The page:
Tinnitus is an auditory system complication wherein the patient hears an unusual, internally produced sound in one or both of their ears. Patients often describe the sounds as a high-pitched ringing noise, but tinnitus may also produce roaring, hissing, clicking, and buzzing noises.
Unfortunately, there is currently no scientifically proven way to cure tinnitus. Although, you can alleviate some of the disease’s symptoms through various remedies such as using hearing aids, undergoing behavioral therapy, and taking prescribed anti-anxiety medication, among others.
Of course, the efficacy of these treatments also varies depending on the severity of your condition. Mild ringing may be controlled through the use of simple OTC medication or sound-masking devices. However, those who experience loud, unbearable ringing may have no choice but to regularly take prescription medication.
Before diving into the remedies that can possibly alleviate some symptoms of tinnitus, it’s crucial to understand what causes these complications in the first place.
Avoid loud noises. Many individuals who work or live in loud, noisy environments develop symptoms of tinnitus and hearing loss. Effects are not immediate. In most cases, the patients will only start seeing signs of hearing loss after years, or even decades, of exposure.
Although, this doesn’t mean that you can ignore the situation. Even if you do not develop tinnitus, daily exposure to loud noises will eventually lead to some type of auditory complication.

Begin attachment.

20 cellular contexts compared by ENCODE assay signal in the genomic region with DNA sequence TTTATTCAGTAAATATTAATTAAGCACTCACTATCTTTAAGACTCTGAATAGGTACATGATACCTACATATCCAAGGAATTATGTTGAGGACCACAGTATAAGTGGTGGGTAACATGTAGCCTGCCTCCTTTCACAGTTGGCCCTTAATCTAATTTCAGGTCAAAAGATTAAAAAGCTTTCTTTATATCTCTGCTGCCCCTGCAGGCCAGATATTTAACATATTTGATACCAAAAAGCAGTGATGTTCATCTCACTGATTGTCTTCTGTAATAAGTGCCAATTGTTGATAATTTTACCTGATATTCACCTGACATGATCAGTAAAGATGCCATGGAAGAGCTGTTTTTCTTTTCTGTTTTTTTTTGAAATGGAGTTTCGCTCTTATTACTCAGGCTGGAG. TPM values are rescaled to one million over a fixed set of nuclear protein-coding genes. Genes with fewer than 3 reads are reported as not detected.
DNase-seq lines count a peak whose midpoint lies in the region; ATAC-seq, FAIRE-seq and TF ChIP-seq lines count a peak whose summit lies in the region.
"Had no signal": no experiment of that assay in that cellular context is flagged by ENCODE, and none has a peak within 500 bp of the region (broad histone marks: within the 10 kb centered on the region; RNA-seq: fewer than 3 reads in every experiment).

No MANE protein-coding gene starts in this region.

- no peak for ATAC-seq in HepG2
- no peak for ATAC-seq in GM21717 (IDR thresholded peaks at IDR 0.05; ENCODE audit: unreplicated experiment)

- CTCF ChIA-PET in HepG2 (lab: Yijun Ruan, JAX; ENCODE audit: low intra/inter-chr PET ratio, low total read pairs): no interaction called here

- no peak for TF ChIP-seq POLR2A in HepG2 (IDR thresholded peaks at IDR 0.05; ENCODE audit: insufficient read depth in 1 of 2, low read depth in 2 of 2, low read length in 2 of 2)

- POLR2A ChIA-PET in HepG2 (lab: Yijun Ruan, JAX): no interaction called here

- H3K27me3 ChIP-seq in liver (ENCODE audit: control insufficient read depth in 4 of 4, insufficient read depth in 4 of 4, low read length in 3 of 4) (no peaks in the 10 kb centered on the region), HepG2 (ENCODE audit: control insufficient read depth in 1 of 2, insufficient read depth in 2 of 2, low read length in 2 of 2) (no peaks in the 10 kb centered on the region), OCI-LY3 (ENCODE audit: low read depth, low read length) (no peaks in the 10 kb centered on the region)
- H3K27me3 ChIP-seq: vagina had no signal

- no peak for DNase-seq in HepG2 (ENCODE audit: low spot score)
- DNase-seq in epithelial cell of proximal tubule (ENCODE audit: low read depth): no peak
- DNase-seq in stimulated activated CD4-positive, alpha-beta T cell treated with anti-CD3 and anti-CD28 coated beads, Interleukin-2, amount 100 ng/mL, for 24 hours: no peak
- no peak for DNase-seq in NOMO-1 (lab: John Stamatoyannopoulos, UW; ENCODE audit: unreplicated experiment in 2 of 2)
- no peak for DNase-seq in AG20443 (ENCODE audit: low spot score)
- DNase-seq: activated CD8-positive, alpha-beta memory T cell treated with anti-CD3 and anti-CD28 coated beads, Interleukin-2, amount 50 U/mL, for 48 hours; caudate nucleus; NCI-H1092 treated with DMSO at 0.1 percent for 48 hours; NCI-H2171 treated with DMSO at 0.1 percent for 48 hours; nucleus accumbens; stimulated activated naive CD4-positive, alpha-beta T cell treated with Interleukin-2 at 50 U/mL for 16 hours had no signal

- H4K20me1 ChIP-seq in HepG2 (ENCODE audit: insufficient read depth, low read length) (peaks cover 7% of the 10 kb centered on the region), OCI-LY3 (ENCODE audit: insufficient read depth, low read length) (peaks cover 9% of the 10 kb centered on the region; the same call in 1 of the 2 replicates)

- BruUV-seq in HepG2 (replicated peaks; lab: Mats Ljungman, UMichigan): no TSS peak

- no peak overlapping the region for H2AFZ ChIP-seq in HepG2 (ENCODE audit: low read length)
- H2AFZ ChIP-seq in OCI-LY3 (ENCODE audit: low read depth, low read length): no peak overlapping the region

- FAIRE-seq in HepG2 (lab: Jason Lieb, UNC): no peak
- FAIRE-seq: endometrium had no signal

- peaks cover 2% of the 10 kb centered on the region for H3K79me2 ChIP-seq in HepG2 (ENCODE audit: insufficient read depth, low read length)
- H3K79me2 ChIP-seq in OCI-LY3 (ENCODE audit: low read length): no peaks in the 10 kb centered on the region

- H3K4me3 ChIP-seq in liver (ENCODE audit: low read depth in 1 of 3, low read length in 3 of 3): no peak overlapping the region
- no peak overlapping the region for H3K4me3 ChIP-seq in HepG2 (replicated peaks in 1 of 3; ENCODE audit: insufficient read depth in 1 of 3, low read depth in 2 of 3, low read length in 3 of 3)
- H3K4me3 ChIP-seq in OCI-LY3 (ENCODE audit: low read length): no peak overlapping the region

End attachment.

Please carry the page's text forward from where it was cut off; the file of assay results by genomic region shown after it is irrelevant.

Tinnitus is a very common complication that affects 15% of Earth’s gen5eral population. However, symptoms are most common among older adults aged between 40 to 80 years old—prevalence peaks in the age groups of 60 to 69.
Unfortunately, reversing the effects of aging is not something one can easily do. The best approach here is to consult with a medical professional for regular checkups and prescriptions. Don’t wait for tinnitus symptoms to worsen. Book an appointment right away if you notice even the slightest signs of hearing loss in one or both of your ears.
Untreated ear infections and wax buildup are common causes of tinnitus complications. The accumulation of wax, puss, or gunk in your ears can alter the pressure in your ears and directly cause the development of internally caused ringing.
Unlike with aging or long-term exposure to loud noises, the effects of these are more immediate. Although, symptoms are also more manageable. In most cases, the patient’s hearing should return to normal once they take the proper medication or undergo the correct treatment.
Ménière's disease is an inner ear complication characterized by hearing loss, vertigo, ear pressure congestion, and of course, tinnitus. Sadly, the only way to resolve tinnitus caused by ménière's disease is to take prescription medication and undergo specialized treatment.
Otosclerosis is a common genetic condition characterized by growth abnormality in the middle ear’s bones. Around 3 million Americans are affected by this disease.
Auditory complications are very common among veterans. Years of exposure to the sounds of exploding grenades and rapid gunshots will take a heavy toll on one’s auditory senses. In fact, the Department of Veterans Affairs (VA) had more than 1.6 million claims of tinnitus and more than 1 million claims of hearing loss back in 2016.